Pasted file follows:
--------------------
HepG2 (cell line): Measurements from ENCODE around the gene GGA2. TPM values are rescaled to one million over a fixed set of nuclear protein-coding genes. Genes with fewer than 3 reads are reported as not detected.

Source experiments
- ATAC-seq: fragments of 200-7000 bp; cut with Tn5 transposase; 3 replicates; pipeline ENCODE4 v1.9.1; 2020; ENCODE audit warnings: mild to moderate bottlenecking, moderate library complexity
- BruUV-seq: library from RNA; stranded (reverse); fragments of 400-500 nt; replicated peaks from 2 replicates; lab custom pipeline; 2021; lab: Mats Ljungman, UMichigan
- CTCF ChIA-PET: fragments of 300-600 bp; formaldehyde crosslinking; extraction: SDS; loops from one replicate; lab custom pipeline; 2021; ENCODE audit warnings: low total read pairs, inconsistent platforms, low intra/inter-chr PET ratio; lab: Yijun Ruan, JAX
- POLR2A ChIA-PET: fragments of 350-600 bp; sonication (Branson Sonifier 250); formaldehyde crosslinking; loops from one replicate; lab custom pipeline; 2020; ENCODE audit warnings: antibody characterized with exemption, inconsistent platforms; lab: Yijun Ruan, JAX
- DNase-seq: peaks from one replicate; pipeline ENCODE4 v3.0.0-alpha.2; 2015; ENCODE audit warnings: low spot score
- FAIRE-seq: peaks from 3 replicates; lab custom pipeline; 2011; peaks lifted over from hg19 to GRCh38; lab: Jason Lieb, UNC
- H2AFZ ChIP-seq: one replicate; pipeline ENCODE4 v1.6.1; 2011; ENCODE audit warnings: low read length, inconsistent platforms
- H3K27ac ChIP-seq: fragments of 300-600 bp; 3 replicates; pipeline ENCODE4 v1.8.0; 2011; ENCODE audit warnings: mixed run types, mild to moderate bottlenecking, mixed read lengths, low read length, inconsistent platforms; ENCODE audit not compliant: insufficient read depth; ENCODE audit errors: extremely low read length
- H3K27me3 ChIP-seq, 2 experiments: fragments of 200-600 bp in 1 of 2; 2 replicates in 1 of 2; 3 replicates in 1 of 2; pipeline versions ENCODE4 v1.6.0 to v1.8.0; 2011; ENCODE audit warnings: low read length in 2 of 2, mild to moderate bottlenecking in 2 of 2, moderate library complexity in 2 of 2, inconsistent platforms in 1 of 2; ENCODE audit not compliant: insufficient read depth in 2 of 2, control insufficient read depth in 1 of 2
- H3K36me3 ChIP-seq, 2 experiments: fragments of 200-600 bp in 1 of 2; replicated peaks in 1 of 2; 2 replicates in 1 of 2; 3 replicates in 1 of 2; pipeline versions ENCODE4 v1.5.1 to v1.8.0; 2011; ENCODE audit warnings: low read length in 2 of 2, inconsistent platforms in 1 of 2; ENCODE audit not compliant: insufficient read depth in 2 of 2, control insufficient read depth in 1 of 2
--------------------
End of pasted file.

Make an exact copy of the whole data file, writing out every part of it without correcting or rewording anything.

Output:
HepG2 (cell line): Measurements from ENCODE around the gene GGA2. TPM values are rescaled to one million over a fixed set of nuclear protein-coding genes. Genes with fewer than 3 reads are reported as not detected.

Source experiments
- ATAC-seq: fragments of 200-7000 bp; cut with Tn5 transposase; 3 replicates; pipeline ENCODE4 v1.9.1; 2020; ENCODE audit warnings: mild to moderate bottlenecking, moderate library complexity
- BruUV-seq: library from RNA; stranded (reverse); fragments of 400-500 nt; replicated peaks from 2 replicates; lab custom pipeline; 2021; lab: Mats Ljungman, UMichigan
- CTCF ChIA-PET: fragments of 300-600 bp; formaldehyde crosslinking; extraction: SDS; loops from one replicate; lab custom pipeline; 2021; ENCODE audit warnings: low total read pairs, inconsistent platforms, low intra/inter-chr PET ratio; lab: Yijun Ruan, JAX
- POLR2A ChIA-PET: fragments of 350-600 bp; sonication (Branson Sonifier 250); formaldehyde crosslinking; loops from one replicate; lab custom pipeline; 2020; ENCODE audit warnings: antibody characterized with exemption, inconsistent platforms; lab: Yijun Ruan, JAX
- DNase-seq: peaks from one replicate; pipeline ENCODE4 v3.0.0-alpha.2; 2015; ENCODE audit warnings: low spot score
- FAIRE-seq: peaks from 3 replicates; lab custom pipeline; 2011; peaks lifted over from hg19 to GRCh38; lab: Jason Lieb, UNC
- H2AFZ ChIP-seq: one replicate; pipeline ENCODE4 v1.6.1; 2011; ENCODE audit warnings: low read length, inconsistent platforms
- H3K27ac ChIP-seq: fragments of 300-600 bp; 3 replicates; pipeline ENCODE4 v1.8.0; 2011; ENCODE audit warnings: mixed run types, mild to moderate bottlenecking, mixed read lengths, low read length, inconsistent platforms; ENCODE audit not compliant: insufficient read depth; ENCODE audit errors: extremely low read length
- H3K27me3 ChIP-seq, 2 experiments: fragments of 200-600 bp in 1 of 2; 2 replicates in 1 of 2; 3 replicates in 1 of 2; pipeline versions ENCODE4 v1.6.0 to v1.8.0; 2011; ENCODE audit warnings: low read length in 2 of 2, mild to moderate bottlenecking in 2 of 2, moderate library complexity in 2 of 2, inconsistent platforms in 1 of 2; ENCODE audit not compliant: insufficient read depth in 2 of 2, control insufficient read depth in 1 of 2
- H3K36me3 ChIP-seq, 2 experiments: fragments of 200-600 bp in 1 of 2; replicated peaks in 1 of 2; 2 replicates in 1 of 2; 3 replicates in 1 of 2; pipeline versions ENCODE4 v1.5.1 to v1.8.0; 2011; ENCODE audit warnings: low read length in 2 of 2, inconsistent platforms in 1 of 2; ENCODE audit not compliant: insufficient read depth in 2 of 2, control insufficient read depth in 1 of 2